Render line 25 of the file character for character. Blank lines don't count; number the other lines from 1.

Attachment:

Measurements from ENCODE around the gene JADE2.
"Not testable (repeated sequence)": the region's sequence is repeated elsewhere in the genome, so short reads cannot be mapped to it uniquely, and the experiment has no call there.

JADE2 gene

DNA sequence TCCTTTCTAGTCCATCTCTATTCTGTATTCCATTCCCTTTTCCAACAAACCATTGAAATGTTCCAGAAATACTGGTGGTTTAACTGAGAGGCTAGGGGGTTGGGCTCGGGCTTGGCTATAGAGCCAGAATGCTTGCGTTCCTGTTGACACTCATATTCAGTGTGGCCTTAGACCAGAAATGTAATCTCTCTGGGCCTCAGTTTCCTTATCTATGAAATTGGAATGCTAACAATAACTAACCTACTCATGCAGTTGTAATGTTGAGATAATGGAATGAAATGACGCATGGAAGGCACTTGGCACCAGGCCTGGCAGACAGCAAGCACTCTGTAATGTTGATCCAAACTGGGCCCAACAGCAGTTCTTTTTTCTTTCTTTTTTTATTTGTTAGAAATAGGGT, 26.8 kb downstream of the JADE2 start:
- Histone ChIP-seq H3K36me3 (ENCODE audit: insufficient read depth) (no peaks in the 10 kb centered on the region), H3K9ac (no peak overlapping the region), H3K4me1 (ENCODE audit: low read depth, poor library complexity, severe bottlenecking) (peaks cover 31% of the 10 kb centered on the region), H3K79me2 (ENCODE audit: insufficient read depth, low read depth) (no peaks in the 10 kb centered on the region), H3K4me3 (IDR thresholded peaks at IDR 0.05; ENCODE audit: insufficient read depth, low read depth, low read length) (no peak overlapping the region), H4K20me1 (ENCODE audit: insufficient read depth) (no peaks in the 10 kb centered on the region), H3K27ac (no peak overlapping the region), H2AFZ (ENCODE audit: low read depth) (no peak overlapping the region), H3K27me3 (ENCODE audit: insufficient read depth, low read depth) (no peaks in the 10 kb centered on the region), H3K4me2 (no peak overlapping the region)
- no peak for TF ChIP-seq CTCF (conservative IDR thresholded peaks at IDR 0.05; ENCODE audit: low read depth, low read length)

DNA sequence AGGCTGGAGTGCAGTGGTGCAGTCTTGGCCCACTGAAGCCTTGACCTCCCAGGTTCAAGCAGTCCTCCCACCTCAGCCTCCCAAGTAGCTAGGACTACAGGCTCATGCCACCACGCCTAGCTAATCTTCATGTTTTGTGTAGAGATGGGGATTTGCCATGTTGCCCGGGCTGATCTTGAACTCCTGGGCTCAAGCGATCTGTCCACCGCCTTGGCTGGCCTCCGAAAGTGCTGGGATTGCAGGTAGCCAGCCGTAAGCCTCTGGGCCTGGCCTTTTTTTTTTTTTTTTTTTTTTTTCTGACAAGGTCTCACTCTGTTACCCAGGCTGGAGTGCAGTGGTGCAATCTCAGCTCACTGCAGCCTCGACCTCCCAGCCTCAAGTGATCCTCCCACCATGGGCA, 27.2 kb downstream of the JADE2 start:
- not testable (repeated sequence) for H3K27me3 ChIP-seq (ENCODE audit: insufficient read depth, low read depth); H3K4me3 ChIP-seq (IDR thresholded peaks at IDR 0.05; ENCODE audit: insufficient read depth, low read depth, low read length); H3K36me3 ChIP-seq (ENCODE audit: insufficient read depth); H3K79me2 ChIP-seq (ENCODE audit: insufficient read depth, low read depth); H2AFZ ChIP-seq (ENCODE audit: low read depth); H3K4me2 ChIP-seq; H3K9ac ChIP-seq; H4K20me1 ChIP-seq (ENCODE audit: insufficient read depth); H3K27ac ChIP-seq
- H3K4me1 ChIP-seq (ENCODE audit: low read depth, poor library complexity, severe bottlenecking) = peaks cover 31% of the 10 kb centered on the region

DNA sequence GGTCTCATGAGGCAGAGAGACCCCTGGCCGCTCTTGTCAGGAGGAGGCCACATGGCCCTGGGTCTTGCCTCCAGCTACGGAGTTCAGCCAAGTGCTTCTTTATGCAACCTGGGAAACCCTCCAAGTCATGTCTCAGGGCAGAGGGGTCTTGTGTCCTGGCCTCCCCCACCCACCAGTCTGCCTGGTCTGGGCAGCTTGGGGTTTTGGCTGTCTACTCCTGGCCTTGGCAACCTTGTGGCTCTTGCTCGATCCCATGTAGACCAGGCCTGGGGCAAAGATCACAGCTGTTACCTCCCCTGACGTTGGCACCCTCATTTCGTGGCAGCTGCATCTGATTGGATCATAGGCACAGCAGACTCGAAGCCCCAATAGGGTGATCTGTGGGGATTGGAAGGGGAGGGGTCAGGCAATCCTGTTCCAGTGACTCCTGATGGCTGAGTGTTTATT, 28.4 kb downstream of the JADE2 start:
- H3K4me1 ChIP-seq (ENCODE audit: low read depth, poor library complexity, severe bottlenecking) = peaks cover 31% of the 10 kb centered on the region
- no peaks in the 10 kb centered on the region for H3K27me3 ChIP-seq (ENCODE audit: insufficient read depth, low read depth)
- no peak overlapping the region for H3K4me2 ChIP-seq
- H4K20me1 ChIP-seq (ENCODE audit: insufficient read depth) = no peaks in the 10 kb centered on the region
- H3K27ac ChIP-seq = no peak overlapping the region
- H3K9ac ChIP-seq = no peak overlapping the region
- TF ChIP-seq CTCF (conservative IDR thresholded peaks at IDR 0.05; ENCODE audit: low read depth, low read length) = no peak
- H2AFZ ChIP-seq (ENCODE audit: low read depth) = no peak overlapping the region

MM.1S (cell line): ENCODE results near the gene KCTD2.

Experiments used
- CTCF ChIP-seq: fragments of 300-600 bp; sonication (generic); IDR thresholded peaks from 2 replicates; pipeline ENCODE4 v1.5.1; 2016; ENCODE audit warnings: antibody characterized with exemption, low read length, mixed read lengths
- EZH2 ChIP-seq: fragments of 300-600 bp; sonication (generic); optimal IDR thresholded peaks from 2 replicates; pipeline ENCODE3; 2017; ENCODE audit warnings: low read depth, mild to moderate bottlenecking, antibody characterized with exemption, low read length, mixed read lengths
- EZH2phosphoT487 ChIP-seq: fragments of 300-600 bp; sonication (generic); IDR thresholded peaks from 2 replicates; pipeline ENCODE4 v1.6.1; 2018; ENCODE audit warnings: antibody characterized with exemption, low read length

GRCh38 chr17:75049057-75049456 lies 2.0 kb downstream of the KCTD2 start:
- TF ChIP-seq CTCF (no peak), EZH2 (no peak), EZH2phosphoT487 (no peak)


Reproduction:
- TF ChIP-seq CTCF (no peak), EZH2 (no peak), EZH2phosphoT487 (no peak)